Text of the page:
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Rose IA
How fumarase recycles after the malate --> fumarate reaction. Insights into the reaction mechanism
Biochemistry. 1998 Dec 22;37(51) :17651-8
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Recycling of yeast fumarase to permit repetition of its reaction chemistry requires two proton transfers and two conformational changes, in pathways that are different in detail but thematically similar in the two directions. In the malate --> fumarate direction, simple anions such as acetate accelerate the fumarate-off step producing E(H(f)), a fumarate-specific isoform that retains the C3R-proton of malate. Fumarate specificity is shown with S-2,3-dicarboxyaziridine, which is competitive vs fumarate and noncompetitive with malate as substrate. The steady-state level of E(H(f)), based on Kii (S-2,3-dicarboxyaziridine), is increased by D2O and decreased by imidazole acting as a general acid for conversion of E(H(f)) to E(H(f))H. E(H(f))H is fumarate-specific as shown by the inhibition pattern with ClO4-. The pKa of this step is approximately 7.25 based on the pH dependence of Kii (ClO4-). A conformational change occurs next as shown by high sensitivity of k(cat) but not k(cat)/Km, to the microviscosogen, glycerol, and change to a nonspecific isoform, E(H(mf))H, probably the same species formed in the fumarate --> malate direction from malate-specific intermediates by a different conformational change. Malate enters the cycle by reaction with E(H(mf))H and returns to E(m)H x malate after a second conformational change. When fumarate-off is slow, as in low anion medium, malate itself becomes an activator of malate --> fumarate. This effect occurs with changes in inhibition patterns suggestive of the bypass of the slow E(f) --> E(mf) conversion in favor of direct formation of E(mf) when free fumarate is formed. 3-Nitro-2-hydroxypropionate, a strong inhibitor of fumarase [Porter, D. J. T., and Bright, H. J. (1980) J. Biol. Chem. 255, 4772-4780] in its carbanion form, is competitive with both malate and fumarate. Therefore, 3-nitro-2-hydroxypropionic acid interacts with E(H(mf))H and not with E(m) or E(f) isoforms. Occurrence of two different conformational changes in the recycling process suggests that the reaction chemistry employs a two-step mechanism. The specificity of inhibition for E(H(mf))H is consistent with the expected intermediate of a carbanion mechanism, E(H)H x carbanion-. The proton transfers and conformational changes of recycling occur in the same sequence that is expected for this reaction chemistry. Several examples of ligand-activated conformational changes are reported.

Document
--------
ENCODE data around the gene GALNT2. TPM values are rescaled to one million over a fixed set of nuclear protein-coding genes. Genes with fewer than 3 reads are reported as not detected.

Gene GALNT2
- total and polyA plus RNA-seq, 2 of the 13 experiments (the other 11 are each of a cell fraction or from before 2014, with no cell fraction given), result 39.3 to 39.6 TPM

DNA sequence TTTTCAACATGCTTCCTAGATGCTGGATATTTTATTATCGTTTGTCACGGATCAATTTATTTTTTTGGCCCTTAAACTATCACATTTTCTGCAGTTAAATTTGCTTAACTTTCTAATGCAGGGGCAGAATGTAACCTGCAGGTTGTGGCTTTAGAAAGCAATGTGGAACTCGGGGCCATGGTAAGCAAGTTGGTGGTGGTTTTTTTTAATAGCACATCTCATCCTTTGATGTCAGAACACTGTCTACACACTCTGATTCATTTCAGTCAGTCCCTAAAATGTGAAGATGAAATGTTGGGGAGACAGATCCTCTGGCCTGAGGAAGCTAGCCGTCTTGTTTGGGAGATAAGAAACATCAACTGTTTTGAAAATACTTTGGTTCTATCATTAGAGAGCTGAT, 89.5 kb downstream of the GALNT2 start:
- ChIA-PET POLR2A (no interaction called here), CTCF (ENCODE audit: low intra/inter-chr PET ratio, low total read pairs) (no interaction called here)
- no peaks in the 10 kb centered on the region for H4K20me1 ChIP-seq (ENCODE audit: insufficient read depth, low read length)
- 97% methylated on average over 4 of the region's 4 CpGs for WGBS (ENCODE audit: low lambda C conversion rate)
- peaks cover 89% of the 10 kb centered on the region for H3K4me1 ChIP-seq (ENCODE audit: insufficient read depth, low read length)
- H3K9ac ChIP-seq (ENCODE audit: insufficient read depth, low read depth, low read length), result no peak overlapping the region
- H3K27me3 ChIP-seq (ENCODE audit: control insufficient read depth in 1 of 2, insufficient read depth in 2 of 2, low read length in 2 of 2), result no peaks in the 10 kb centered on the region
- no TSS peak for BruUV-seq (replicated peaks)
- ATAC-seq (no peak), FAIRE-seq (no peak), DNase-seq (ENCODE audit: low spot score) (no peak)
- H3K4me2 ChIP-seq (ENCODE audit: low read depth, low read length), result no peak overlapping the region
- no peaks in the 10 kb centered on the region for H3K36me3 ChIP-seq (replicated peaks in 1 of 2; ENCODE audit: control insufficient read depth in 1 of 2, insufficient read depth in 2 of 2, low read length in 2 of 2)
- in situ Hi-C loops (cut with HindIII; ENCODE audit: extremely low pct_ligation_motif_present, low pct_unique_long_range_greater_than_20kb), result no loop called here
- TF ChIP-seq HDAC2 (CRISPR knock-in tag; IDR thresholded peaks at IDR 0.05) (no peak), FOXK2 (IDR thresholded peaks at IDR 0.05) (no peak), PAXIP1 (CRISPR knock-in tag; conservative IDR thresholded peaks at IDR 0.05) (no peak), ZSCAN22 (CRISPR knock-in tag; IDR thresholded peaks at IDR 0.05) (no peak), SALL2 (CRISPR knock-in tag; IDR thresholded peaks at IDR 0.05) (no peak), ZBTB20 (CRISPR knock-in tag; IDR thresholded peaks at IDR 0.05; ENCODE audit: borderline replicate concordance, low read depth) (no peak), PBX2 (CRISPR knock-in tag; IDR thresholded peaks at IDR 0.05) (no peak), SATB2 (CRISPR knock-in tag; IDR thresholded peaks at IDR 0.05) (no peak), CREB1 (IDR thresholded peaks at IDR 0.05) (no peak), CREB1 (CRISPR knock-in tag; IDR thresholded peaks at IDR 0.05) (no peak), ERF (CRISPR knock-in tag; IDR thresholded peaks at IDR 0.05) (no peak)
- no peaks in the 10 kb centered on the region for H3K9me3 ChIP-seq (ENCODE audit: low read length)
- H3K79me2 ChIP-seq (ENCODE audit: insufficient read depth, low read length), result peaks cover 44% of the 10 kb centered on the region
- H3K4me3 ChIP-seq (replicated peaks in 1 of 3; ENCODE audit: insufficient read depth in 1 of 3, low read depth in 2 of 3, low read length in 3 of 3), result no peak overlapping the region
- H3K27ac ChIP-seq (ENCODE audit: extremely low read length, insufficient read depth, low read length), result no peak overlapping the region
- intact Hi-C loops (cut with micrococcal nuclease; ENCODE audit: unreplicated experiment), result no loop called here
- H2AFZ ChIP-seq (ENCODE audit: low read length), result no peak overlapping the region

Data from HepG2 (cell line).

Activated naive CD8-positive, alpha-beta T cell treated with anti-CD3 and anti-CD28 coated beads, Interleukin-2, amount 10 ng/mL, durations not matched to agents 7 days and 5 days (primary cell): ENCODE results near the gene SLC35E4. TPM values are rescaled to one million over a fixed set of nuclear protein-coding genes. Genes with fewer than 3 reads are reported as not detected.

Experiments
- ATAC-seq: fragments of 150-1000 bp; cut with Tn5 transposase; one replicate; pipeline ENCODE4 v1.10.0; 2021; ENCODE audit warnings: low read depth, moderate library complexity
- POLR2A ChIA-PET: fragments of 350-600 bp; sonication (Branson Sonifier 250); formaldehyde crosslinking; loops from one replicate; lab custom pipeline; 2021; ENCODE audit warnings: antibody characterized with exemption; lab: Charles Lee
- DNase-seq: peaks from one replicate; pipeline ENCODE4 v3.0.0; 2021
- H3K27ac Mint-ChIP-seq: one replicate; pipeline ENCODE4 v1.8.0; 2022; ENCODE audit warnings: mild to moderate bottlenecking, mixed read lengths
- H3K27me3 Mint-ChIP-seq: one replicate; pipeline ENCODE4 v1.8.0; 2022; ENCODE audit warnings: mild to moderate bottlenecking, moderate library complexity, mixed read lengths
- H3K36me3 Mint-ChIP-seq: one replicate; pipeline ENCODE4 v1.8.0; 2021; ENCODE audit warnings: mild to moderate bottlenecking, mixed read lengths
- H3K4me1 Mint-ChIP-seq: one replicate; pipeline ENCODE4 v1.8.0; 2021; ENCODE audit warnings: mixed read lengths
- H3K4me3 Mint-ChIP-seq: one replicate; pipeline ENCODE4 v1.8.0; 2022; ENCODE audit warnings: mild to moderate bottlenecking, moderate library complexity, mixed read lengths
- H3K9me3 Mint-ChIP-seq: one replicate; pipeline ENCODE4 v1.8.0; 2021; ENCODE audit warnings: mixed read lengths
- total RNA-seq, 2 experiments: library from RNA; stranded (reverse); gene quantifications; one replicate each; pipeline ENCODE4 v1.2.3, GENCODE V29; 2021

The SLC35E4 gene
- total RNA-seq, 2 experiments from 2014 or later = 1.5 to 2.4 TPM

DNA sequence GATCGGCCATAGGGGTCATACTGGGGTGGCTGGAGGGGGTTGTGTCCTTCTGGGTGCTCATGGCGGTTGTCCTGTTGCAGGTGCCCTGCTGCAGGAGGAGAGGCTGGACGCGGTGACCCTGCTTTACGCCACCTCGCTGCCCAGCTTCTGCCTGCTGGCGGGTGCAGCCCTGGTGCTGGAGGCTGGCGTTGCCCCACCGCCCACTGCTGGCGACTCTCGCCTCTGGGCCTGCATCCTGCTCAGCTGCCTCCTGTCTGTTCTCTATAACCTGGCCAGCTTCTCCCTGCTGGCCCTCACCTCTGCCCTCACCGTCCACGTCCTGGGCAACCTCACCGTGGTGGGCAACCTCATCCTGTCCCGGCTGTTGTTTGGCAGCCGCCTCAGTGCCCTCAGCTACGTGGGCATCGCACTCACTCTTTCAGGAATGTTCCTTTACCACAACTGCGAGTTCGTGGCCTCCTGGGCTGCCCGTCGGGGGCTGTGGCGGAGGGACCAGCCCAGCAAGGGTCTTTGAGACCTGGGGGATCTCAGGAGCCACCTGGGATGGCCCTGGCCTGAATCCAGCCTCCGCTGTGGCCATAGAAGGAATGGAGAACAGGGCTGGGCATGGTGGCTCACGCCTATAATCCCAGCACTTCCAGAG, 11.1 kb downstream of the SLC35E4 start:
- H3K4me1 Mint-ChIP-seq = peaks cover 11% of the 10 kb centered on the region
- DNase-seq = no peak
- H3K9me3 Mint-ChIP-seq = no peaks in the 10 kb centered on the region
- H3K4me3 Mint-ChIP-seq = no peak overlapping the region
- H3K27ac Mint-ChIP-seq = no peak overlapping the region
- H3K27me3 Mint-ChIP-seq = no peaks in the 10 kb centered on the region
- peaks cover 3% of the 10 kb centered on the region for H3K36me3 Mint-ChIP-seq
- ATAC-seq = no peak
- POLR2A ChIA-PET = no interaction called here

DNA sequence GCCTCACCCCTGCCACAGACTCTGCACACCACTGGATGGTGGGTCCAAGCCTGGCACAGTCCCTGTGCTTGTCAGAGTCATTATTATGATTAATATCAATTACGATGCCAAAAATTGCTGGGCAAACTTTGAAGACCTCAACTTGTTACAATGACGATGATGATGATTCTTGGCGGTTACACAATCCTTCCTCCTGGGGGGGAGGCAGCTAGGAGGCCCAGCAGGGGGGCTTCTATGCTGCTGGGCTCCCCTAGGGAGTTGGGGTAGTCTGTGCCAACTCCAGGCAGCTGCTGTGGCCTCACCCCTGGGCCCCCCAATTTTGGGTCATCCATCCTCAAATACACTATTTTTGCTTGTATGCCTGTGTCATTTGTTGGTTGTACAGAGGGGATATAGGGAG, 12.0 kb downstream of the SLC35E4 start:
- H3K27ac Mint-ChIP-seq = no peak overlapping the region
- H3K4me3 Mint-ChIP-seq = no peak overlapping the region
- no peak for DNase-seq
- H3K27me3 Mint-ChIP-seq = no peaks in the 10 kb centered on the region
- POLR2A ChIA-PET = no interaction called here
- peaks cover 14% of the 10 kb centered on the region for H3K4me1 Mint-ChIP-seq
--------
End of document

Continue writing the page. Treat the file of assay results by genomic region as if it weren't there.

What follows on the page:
99119192 0006-2960 Journal Article